As the Winn-Dixie Saga Finally Concludes in Florida, 181 Advocacy Groups Urge DOJ to Issue Website Accessibility Regulations

Seyfarth Synopsis: The Eleventh Circuit has refused to reconsider its decision to vacate its prior order and the trial court’s judgment because of mootness; while disability rights advocates demand regulatory action from DOJ on accessible websites.

On March 2, 2022, the Eleventh Circuit Court of Appeals denied Winn-Dixie’s request that the full panel of judges reconsider a single Eleventh Circuit judge’s order dismissing the appeal and district court proceeding as moot. This ends what had been an over-six year saga in one of the most-watched website accessibility cases in the country. Here’s your Cliffs Notes version of this drama:

In June 2017 a Florida federal trial court ruled in favor of the blind plaintiff, finding Winn-Dixie’s inaccessible website violated the ADA, holding Winn-Dixie responsible for third party content on its website, and ordering, among other things, that the website be brought into conformance with the Web Content Accessibility Guidelines (WCAG) 2.0 Level AA by December 1, 2017. According to court filings, Winn-Dixie complied with the order.

As we previously reported, in April 2021, the Eleventh Circuit Court of Appeals overturned the trial court’s verdict, finding that (1) the retailer did not violate the ADA because its website is not a place of public accommodation, and (2) the website did not pose an “intangible barrier” to his access to the goods, services, privileges, or advantages of Winn-Dixie’s physical stores.

Just a week later after the Eleventh Circuit’s order, the plaintiff filed a request that an en banc panel of judges reconsider the ruling, arguing that the issues in the case are of exceptional importance and that, among other things, the panel deviated from prior Eleventh Circuit precedent in rejecting the physical “nexus” standard.

At the end of 2021, the Eleventh Circuit dismissed the appeal as moot, vacated its prior decision as well as the district court judgment below, and remanded the case to the district court to dismiss as moot. The Court concluded that the entire matter was moot because the injunction had expired while the appeal was pending for over four years.

Winn-Dixie apparently didn’t like this ruling and asked the Eleventh Circuit for rehearing en banc on whether the appeal and underlying case are moot. The Eleventh Circuit has now denied that petition, putting an end to this five year saga unless Winn-Dixie decides to ask the Supreme Court to review the decision. Since the chances of the case being accepted by the Supreme Court are miniscule, this matter is likely over.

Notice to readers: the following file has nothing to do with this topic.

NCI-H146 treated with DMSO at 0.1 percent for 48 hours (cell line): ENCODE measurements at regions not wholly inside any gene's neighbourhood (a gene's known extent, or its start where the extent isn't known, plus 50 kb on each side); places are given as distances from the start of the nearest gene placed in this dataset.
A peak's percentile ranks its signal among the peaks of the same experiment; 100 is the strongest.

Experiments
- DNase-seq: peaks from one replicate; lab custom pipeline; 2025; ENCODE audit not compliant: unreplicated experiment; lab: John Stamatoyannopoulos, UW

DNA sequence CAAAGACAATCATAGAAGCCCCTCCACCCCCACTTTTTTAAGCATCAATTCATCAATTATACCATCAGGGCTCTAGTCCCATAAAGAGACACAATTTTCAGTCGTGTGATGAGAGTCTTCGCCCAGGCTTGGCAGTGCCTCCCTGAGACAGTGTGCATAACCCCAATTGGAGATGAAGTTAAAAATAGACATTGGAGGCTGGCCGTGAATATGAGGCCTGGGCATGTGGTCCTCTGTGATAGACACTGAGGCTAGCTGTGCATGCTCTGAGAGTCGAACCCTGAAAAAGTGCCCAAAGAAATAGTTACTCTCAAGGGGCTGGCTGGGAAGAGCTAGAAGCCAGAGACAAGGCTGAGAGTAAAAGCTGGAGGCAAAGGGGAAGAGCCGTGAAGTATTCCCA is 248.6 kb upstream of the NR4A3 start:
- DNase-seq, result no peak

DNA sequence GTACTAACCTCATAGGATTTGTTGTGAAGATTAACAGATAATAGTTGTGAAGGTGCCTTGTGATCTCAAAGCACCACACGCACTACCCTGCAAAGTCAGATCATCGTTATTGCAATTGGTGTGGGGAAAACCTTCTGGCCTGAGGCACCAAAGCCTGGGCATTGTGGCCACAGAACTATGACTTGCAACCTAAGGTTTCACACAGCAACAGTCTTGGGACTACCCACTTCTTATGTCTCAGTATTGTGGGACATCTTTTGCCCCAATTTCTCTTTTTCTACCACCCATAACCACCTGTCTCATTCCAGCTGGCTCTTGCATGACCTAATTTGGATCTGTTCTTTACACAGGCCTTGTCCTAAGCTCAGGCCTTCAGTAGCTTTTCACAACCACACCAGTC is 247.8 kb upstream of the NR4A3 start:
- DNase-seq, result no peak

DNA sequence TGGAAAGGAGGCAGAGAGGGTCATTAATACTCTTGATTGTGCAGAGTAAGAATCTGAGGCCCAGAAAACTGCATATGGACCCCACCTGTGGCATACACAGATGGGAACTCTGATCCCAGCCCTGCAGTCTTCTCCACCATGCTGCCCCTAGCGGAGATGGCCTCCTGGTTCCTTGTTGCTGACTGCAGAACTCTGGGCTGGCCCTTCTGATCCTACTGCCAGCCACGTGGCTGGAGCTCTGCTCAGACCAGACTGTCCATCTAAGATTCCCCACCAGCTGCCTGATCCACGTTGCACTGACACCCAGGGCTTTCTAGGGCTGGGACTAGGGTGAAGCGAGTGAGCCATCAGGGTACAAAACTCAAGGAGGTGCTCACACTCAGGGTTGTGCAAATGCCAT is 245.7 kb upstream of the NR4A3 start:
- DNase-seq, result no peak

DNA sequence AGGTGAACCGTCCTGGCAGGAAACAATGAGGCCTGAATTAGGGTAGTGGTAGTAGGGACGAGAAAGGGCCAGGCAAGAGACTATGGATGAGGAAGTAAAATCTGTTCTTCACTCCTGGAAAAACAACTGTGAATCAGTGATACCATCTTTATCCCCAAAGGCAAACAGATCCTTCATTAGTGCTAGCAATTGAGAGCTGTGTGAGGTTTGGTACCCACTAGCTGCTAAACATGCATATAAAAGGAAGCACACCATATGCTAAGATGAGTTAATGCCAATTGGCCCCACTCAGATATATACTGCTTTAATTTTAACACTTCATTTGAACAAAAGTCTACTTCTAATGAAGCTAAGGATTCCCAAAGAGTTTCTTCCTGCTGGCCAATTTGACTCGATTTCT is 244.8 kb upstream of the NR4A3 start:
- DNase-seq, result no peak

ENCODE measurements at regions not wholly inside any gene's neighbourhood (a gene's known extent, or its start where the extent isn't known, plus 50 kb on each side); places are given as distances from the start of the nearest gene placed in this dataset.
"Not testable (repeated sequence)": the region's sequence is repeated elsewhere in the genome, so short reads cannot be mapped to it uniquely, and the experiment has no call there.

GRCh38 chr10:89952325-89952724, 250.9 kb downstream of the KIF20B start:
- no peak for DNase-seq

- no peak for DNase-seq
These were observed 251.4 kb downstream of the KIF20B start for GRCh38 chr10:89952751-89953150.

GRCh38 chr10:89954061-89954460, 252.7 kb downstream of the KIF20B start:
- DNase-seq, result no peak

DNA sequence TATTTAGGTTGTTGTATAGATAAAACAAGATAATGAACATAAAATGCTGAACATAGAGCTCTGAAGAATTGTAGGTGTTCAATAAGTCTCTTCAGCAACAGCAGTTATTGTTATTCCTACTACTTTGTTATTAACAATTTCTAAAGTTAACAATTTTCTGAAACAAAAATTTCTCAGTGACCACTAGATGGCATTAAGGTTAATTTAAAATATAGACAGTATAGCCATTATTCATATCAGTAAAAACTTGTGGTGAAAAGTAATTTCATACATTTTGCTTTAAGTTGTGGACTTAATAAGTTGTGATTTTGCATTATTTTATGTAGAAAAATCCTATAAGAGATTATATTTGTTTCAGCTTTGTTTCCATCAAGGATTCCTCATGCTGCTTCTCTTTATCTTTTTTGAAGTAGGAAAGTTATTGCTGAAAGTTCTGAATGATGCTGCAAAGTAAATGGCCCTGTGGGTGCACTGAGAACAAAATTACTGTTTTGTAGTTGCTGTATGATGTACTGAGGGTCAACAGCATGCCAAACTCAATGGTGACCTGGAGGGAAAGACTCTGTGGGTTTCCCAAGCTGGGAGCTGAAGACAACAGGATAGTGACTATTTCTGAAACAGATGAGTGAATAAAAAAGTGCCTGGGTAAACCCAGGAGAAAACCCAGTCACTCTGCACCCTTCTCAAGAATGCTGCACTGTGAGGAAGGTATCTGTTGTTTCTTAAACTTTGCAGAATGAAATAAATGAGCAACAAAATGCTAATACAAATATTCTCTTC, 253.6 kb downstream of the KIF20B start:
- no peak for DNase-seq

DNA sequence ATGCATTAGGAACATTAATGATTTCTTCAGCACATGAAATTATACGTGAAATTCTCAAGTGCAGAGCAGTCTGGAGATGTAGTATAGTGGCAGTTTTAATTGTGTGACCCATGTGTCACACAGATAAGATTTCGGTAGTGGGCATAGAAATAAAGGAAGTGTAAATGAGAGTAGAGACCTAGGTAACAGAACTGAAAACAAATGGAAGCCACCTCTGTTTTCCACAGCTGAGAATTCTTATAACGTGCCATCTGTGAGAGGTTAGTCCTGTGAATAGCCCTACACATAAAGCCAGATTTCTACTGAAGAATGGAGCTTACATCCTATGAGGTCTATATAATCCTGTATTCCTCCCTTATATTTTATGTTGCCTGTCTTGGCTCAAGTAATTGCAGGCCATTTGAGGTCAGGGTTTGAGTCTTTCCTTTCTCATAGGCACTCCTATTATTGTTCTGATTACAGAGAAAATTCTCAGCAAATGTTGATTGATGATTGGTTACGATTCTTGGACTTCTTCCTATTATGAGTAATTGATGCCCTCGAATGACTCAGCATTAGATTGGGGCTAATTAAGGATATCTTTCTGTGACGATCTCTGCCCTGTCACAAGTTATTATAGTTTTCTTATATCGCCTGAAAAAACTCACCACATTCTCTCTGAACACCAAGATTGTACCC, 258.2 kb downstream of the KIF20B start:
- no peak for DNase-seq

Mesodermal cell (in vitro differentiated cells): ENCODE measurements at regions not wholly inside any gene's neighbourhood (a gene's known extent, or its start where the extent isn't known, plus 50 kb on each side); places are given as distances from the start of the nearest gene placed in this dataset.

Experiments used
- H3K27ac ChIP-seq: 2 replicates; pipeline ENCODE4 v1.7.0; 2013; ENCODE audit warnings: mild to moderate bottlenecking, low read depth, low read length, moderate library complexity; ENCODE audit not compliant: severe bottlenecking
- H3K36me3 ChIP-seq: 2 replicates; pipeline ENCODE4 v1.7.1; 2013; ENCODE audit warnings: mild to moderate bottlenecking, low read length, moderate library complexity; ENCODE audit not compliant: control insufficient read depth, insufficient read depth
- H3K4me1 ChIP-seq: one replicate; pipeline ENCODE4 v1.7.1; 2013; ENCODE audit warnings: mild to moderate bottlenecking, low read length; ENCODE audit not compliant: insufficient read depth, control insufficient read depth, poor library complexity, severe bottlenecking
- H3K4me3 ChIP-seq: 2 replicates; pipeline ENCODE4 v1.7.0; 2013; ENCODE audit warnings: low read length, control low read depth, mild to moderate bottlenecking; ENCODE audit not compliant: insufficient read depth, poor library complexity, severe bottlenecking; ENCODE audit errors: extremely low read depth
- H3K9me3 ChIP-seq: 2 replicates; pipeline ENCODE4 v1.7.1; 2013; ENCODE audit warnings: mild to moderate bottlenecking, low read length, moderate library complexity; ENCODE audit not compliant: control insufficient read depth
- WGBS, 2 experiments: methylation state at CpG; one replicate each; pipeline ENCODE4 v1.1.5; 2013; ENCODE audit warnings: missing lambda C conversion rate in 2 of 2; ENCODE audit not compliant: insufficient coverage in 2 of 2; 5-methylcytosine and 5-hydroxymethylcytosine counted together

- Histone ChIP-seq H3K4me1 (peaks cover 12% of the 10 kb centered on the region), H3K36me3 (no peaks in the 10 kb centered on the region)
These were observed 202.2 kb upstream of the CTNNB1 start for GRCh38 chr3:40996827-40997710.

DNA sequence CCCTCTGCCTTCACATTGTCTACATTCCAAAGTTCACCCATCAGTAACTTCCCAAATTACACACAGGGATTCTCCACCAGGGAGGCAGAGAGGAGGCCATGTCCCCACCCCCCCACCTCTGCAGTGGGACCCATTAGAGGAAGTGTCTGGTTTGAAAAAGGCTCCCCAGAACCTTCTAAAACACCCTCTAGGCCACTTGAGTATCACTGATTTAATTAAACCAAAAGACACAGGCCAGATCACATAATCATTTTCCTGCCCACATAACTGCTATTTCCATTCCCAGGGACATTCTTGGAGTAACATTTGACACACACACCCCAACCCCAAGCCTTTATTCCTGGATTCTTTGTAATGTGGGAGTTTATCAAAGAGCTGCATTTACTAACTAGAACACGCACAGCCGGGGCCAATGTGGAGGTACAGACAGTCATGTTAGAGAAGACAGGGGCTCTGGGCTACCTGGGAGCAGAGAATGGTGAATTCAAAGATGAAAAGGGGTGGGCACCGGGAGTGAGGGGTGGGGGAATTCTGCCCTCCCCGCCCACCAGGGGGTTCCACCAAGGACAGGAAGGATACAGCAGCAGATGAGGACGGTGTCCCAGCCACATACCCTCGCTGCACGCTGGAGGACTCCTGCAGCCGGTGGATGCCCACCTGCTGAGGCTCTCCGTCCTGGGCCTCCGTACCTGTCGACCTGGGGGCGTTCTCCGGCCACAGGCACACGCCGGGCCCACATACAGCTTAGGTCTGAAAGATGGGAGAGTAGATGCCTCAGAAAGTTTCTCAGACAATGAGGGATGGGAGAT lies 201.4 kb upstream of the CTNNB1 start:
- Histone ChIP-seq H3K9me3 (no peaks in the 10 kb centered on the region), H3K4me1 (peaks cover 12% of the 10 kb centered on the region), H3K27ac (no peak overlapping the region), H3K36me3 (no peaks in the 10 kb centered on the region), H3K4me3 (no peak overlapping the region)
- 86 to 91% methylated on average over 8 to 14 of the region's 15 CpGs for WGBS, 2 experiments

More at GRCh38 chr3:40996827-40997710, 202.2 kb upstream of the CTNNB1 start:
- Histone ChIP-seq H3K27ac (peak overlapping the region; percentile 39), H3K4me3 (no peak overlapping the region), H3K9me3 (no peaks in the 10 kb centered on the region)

How does the Eleventh Circuit’s dismissal of the appeal and vacating of the judgment below affect the legal landscape? The substantive decisions by the district court (often cited by plaintiffs) and the Eleventh Circuit (cited by defendants for a short time) are effectively erased from the case books and can no longer be cited for any purpose. On balance, this is a good outcome for plaintiffs in the Eleventh Circuit because the decision set a very high standard for a violation. The court had concluded, for example, the plaintiff’s inability to order prescriptions online for pick up at the store because of the website’s inaccessibility was not a barrier to his access to Winn-Dixie’s goods and services at the store.

Another Saga Begins (Anew?)

Meanwhile, on February 28, 2022, 181 advocacy groups-some of which had also at one time filed Amicus Briefs in the Winn-Dixie litigation-collectively published a “Joint Letter to Enforce Accessibility Standards” to Kristen Clarke, the head of the US Department of Justice (DOJ) Civil Rights Division which is responsible for enforcing the ADA. The groups-led by the American Council of the Blind, American Federation for the Blind, the National Disability Rights Network, and the National Federation of the Blind-asked DOJ to “adopt enforceable online accessibility standards by the end of the current Administration.”

Cliffs Notes version of the regulatory saga: In 2010, DOJ issued an Advanced Notice of Proposed Rulemaking for Title II and Title III website regulations for state/local governments and public accommodations, respectively. While there was some non-substantive activity around issuing accessibility standards for the websites of state and local governments covered by Title II of the ADA in 2016, the DOJ did not issue a single proposed rule during the entire Obama Administration. In 2017, the Trump DOJ terminated these rulemaking efforts altogether.

The absence of regulations regarding web accessibility has been problematic for public accommodations which were hit with over 7,851 federal website lawsuits in the past four years since we began keeping track in 2017. This number does not include the numerous lawsuits filed in California state courts or demand letters that never turned into lawsuits. The lack of clear standards has resulted in a body of law with conflicting decisions, and has made it very difficult for businesses to demand accessible websites from their web developers and web content from software vendors. Thoughtful regulations that set clear standards and take into account the challenges businesses face in developing and maintaining accessible websites would be welcome by the business community and advocated alike. While we have seen greater activity by the Biden DOJ in the website accessibility enforcement space recently, it would be surprising to see this Administration issue website accessibility final regulations in fewer than three years. It is not impossible, but also not likely.

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